Math word problems tend to be one of the most challenging tasks for elementary students. If you find that students in your classroom are struggling with word problems, read below to grab lots of strategies, tips, and ideas for teaching word problems.

- describe what single-step and multi-step word problems are
- explain why word problems are important
- offer 5 strategies and 10 tips for teaching word problems
- suggest a 5 step procedure for solving word problems
- discuss common misconceptions students have about word problems

**WHAT IS A WORD PROBLEM?**

A word problem is a math situation that calls for an equation to be solved. Students must apply their critical thinking skills to determine how to solve the problem. Word problems give students the opportunity to practice turning situations into numbers. This is critical as students progress in their education, as well as in their day-to-day life.

**WHAT IS A MULTI-STEP WORD PROBLEM?**

A multi-step word problem is a math situation that involves more than one equation having to be answered in order to solve the ultimate question. This requires students to apply their problem solving skills to determine which operation or operations to use to tackle the problem and find the necessary information. It offers students the opportunity to practice the skill of applying different math concepts with a given problem.

**WHY ARE WORD PROBLEMS IMPORTANT IN MATH?**

Word problems are essential in math because they give students the opportunity to apply what they have learned to a real life situation. In addition, it facilitates students in developing their higher order thinking and critical thinking skills, creativity, positive mindset toward persevering while problem solving, and confidence in their math abilities. Word problems are an effective tool for teachers to determine whether or not students understand and can apply the concepts and skills they learned to a real life situation.

**5 MATH WORD PROBLEM STRATEGIES**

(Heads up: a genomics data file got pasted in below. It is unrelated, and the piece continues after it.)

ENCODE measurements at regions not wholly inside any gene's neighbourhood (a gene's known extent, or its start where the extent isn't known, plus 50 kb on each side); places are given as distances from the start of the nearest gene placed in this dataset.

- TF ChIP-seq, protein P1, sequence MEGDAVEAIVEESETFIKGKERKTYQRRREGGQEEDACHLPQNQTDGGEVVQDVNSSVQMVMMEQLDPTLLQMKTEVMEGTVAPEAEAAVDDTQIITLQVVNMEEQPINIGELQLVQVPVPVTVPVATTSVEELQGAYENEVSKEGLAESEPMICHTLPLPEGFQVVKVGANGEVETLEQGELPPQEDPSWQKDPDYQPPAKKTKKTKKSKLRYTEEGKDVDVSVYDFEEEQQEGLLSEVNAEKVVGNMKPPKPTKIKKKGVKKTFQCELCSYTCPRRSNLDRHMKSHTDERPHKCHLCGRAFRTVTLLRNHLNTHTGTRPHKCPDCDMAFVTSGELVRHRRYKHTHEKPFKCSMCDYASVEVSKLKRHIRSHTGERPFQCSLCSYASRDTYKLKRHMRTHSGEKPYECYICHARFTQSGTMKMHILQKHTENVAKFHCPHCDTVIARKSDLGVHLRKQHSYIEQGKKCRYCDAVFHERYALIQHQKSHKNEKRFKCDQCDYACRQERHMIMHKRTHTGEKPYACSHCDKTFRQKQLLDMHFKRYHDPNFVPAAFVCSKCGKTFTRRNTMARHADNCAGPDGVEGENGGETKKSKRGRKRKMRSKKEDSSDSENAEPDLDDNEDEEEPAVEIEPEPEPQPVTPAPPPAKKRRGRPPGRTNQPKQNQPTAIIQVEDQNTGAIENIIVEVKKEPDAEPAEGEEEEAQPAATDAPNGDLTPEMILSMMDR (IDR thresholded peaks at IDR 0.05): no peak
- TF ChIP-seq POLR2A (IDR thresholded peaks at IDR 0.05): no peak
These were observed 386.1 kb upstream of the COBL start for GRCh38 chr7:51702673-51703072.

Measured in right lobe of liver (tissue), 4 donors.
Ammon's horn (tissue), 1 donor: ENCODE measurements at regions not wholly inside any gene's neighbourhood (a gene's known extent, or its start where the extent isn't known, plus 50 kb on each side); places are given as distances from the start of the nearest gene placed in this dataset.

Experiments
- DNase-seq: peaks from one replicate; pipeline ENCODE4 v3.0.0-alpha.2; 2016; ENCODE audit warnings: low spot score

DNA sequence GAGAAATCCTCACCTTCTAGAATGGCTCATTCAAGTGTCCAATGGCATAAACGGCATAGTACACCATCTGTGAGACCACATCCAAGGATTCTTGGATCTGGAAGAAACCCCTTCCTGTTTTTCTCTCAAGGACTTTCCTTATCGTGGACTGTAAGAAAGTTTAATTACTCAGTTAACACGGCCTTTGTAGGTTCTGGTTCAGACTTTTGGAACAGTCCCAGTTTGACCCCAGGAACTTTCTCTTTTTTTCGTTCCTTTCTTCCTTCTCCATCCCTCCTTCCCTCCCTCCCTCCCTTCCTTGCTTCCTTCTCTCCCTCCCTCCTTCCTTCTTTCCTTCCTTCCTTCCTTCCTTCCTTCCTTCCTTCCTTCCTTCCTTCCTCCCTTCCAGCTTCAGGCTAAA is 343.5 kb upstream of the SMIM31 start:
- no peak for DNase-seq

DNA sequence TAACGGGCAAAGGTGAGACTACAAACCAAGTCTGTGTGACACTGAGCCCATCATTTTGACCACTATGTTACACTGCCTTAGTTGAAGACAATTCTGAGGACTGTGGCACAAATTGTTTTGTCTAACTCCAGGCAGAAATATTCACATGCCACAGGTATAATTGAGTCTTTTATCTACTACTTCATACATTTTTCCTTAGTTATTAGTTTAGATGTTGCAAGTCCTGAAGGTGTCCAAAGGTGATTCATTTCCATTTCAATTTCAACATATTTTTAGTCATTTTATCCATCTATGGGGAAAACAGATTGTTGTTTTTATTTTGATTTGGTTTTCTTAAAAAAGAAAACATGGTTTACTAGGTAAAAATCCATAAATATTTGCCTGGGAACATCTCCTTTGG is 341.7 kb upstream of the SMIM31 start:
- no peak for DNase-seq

**Visualization**: Understand the math situation and what the question is asking by picturing what you read in your head while you are reading.**Draw pictures**: Make meaning of what the word problem is asking by drawing a picture of the math situation.**Make Models**: Use math tools like base-ten blocks to model what is happening in the math situation.**Highlight Important Information**: Underline or highlight important numbers, phrases, and questions.**Word Study**: Look for key words and phrases like “less” or “in all.”

**10 TIPS FOR TEACHING STUDENTS HOW TO SOLVE WORD PROBLEMS**

- Model a positive attitude toward word problems and math.
- Embody a growth mindset.
- Model! Model! Model! Provide plenty of direct instruction.
- Give lots of opportunities to practice.
- Explicitly teach strategies and post anchor charts so students can access them and remember prior learning.
- Celebrate the strategies and process rather than the correct answer.
- Encourage students to continue persevering when they get stuck.
- Invite students to act as peer tutors.
- Provide opportunities for students to write their own word problems.
- Engage in whole group discussions when solving word problems as a class.

**WHAT ARE THE STEPS IN SOLVING WORD PROBLEMS?**

**STEP ONE**: Read the problem.

**STEP TWO**: Read the problem a second time and make meaning of the problem by visualizing, drawing pictures, and highlighting important information (numbers, phrases, and questions).

**STEP THREE**: Plan how you will solve the problem by organizing information in a graphic organizer and writing down equations and formulas that you will need to solve.

**STEP FOUR**: Implement the plan and determine answer.

**STEP FIVE**: Reflect on your answer and determine if it is reasonable. If not, check your work and start back at step one if needed. If the answer is reasonable, check your answer and be prepared to explain how you solved and why you chose the strategies you did.

**WHAT ARE THE COMMON MISCONCEPTIONS IN LEARNING TO SOLVE WORD PROBLEMS?**

Elementary students often pull the numbers from a word problem and add them without considering what the question is asking them. Early in their experience with word problems, this strategy may work most of the time; however, its’ effectiveness will cease as the math gets more complex. It is important to instruct students to develop and apply problem-solving strategies.

Although helpful in determining the meaning, elementary students rely solely on key phrases to determine what is being asked in the problem. Again, this may be an effective strategy early on in their math career, but it should not be the only strategy students use to determine what their plan of attack is.

Some elementary students give up before starting a word problem because they think all word problems are too hard. It is essential to instill a positive mindset towards math in students. The best way to do that is through modeling.

Some elementary students think they can’t solve word problems because they do not know how to read yet. The purpose of word problems is not to assess whether a child can read or not. Instead, the purpose is to assess their critical thinking and problem-solving skills. As a result, it is appropriate to read word problems to elementary students.